What is the purpose of John's citing lines from Romeo and Juliet in chapter nine of Brave New World?

Expert Answers info

David Morrison eNotes educator | Certified Educator

calendarEducator since 2017

write10,242 answers

starTop subjects are Literature, History, and Law and Politics

John uses the works of Shakespeare as a way of making sense of a world that, on the surface, doesn't appear to make much sense. The Bard's great dramas provide him with a handy reference point for understanding the world around him, giving him a moral compass that helps him navigate society's numerous strange conventions.

Romeo and Juliet is particularly helpful in this regard. According to the prevailing convention, it's not just acceptable but almost expected for John to sleep with Lenina. But John, deeply impressed as he is by Shakespeare's tragic tale of star-cross'd lovers, has his sights set on something higher than mere physical pleasure. (And besides, he lacks the experience). Therefore, he won't touch Lenina. He has effectively banished himself from her presence as a sexual partner in much the same way that Romeo was forcibly separated from Juliet, exiled as punishment for killing Tybalt.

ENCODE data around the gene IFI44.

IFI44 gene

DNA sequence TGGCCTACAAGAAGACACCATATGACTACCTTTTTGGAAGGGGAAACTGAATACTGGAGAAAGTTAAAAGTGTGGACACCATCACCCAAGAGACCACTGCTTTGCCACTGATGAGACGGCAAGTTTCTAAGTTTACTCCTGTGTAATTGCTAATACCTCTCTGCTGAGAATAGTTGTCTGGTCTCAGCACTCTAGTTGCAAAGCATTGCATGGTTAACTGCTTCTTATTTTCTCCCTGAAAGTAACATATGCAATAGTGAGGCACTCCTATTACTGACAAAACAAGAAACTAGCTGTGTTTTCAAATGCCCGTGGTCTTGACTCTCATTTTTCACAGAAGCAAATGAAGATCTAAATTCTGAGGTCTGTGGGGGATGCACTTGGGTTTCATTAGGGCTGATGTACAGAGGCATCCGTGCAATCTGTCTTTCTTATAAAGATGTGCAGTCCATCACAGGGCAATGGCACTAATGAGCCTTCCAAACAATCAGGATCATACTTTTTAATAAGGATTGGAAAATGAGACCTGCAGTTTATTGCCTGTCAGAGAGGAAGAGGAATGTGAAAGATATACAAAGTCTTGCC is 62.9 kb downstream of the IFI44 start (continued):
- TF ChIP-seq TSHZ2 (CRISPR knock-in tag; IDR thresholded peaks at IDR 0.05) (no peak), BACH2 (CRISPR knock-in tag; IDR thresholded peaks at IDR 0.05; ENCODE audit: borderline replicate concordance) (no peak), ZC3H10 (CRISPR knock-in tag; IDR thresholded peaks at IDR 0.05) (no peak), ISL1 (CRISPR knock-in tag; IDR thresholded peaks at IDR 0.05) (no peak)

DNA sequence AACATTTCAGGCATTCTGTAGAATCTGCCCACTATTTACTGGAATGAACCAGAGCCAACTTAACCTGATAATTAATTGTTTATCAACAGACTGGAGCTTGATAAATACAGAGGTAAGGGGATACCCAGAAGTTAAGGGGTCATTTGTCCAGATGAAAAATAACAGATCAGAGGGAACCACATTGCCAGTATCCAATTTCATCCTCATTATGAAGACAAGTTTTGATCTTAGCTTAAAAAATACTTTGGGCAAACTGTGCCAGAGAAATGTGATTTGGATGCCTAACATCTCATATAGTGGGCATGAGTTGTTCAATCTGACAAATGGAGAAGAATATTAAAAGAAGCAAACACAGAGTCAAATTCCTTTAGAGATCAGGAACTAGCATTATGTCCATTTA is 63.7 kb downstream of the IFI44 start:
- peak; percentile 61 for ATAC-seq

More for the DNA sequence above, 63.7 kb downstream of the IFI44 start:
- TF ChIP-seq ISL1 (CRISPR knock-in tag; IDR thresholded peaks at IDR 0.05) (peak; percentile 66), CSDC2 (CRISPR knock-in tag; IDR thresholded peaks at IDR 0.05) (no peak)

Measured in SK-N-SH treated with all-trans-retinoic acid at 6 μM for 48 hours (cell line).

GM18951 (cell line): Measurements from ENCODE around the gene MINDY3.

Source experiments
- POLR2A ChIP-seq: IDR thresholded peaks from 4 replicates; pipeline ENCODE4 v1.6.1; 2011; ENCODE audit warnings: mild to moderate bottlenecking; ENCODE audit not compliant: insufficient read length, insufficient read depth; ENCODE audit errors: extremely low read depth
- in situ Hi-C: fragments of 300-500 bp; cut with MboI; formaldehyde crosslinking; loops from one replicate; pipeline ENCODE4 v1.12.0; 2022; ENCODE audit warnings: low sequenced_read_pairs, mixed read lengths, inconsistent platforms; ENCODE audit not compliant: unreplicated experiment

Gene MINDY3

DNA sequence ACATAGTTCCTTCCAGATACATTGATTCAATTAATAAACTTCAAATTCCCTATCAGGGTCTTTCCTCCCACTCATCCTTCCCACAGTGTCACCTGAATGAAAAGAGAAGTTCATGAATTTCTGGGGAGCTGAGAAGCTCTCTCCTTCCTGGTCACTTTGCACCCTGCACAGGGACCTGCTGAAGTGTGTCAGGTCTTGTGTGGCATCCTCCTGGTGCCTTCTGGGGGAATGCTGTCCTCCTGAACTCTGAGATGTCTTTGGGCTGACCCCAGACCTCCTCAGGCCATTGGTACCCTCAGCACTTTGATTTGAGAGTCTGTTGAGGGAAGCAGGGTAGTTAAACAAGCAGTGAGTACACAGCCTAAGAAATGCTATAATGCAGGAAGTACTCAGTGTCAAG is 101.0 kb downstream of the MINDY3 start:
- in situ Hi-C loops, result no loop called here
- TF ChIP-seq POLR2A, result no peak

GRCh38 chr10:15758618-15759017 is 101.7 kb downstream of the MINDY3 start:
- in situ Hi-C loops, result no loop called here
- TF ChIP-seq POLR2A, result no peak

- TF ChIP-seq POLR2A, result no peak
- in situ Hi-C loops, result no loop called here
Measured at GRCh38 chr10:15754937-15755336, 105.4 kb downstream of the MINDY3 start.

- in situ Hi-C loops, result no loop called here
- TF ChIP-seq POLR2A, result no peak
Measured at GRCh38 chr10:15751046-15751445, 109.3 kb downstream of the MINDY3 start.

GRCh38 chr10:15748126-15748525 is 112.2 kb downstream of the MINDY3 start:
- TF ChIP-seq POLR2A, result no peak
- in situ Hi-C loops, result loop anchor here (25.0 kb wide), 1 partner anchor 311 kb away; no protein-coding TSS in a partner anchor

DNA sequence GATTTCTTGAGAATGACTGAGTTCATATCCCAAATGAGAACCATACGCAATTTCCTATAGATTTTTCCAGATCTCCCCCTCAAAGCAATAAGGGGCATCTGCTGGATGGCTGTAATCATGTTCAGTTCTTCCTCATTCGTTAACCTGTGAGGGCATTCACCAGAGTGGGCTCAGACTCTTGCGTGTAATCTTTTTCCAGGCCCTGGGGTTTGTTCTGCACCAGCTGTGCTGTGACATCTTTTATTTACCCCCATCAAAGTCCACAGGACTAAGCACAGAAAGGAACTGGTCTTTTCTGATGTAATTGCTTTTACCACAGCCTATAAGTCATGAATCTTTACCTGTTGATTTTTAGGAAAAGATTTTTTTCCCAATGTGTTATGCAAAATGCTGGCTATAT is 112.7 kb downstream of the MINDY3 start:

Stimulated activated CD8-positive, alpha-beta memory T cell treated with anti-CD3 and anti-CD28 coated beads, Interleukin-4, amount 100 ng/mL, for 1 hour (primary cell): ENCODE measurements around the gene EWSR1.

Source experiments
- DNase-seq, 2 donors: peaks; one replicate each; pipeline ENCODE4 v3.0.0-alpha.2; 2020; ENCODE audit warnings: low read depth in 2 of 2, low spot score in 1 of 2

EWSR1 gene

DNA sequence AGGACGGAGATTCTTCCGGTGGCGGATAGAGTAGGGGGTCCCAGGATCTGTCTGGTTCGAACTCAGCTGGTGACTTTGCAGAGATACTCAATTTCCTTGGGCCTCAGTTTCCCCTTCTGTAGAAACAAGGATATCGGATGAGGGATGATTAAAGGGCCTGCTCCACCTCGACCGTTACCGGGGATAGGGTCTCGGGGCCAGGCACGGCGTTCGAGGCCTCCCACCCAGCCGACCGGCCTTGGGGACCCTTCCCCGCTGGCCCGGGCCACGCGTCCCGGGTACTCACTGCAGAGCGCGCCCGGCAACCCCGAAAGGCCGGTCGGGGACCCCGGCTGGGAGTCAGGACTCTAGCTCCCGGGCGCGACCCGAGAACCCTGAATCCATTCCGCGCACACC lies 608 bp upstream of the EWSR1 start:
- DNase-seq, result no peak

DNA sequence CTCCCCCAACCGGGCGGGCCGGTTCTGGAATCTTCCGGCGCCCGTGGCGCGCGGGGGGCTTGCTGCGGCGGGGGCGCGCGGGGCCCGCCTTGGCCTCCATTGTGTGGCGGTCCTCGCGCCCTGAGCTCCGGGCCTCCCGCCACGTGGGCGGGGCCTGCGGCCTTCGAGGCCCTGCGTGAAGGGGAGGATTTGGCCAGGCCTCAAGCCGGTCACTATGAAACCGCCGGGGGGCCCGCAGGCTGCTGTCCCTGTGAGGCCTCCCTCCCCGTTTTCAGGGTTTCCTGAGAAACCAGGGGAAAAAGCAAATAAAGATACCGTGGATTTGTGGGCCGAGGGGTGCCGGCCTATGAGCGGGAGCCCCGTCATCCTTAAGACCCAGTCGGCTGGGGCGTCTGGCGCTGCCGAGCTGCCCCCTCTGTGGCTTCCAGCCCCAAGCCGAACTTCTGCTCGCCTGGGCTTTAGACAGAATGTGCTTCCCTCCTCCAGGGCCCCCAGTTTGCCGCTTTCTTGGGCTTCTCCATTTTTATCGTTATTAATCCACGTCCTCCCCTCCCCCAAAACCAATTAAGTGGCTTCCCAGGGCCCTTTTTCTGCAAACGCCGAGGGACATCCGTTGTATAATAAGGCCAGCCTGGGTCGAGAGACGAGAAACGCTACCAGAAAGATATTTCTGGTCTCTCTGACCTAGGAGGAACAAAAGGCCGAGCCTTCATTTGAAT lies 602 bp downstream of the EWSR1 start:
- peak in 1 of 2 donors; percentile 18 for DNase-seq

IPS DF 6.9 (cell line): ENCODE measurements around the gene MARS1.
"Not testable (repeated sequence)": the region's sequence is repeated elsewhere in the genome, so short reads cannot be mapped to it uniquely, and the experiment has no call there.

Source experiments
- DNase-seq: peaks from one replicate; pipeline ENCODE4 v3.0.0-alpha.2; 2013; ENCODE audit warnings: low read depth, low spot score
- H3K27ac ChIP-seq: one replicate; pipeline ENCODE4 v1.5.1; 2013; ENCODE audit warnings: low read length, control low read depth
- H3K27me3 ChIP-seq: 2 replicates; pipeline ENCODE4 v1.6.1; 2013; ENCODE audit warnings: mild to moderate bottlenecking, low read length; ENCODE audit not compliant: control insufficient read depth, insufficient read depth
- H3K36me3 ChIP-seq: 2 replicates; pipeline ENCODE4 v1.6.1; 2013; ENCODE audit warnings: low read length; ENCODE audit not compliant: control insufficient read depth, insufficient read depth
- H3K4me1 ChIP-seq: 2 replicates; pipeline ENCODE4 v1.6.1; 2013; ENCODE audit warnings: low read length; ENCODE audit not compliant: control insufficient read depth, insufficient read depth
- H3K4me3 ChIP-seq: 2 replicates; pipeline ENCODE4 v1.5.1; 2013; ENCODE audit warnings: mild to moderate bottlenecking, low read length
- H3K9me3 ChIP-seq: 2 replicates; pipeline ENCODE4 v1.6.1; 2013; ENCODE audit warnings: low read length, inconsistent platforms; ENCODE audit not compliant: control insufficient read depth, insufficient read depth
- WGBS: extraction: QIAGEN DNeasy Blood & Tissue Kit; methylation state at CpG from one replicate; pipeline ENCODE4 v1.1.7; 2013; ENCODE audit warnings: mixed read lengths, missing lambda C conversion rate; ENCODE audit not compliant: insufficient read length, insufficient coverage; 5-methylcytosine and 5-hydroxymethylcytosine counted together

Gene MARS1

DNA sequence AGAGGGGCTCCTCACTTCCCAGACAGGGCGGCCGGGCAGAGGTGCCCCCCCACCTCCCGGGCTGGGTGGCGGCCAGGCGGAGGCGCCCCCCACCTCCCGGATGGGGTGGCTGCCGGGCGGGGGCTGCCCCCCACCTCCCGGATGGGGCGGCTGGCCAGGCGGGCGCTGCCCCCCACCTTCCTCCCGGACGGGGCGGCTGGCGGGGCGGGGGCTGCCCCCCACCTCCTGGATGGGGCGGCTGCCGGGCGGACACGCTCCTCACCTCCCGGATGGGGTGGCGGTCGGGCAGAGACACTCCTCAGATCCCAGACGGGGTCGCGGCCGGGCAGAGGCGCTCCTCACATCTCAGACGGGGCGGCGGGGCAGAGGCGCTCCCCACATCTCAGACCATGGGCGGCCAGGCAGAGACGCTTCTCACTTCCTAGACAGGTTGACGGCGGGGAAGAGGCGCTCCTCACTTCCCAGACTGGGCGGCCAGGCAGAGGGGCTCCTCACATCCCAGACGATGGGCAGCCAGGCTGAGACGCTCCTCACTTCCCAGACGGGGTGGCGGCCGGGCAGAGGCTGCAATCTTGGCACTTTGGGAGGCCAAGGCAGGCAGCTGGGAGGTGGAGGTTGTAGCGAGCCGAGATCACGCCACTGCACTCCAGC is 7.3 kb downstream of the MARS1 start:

Further Reading:

check Approved by eNotes Editorial

mwestwood eNotes educator | Certified Educator

calendarEducator since 2006

write16,149 answers

starTop subjects are Literature, History, and Social Sciences

John has no formal education, having learned what he has from his mother, who taught him to...

(The entire section contains 3 answers and 567 words.)

Unlock This Answer Now





Further Reading:

check Approved by eNotes Editorial

ms-einstein eNotes educator | Certified Educator

calendarEducator since 2009

write85 answers

starTop subjects are Literature, Science, and Arts

check Approved by eNotes Editorial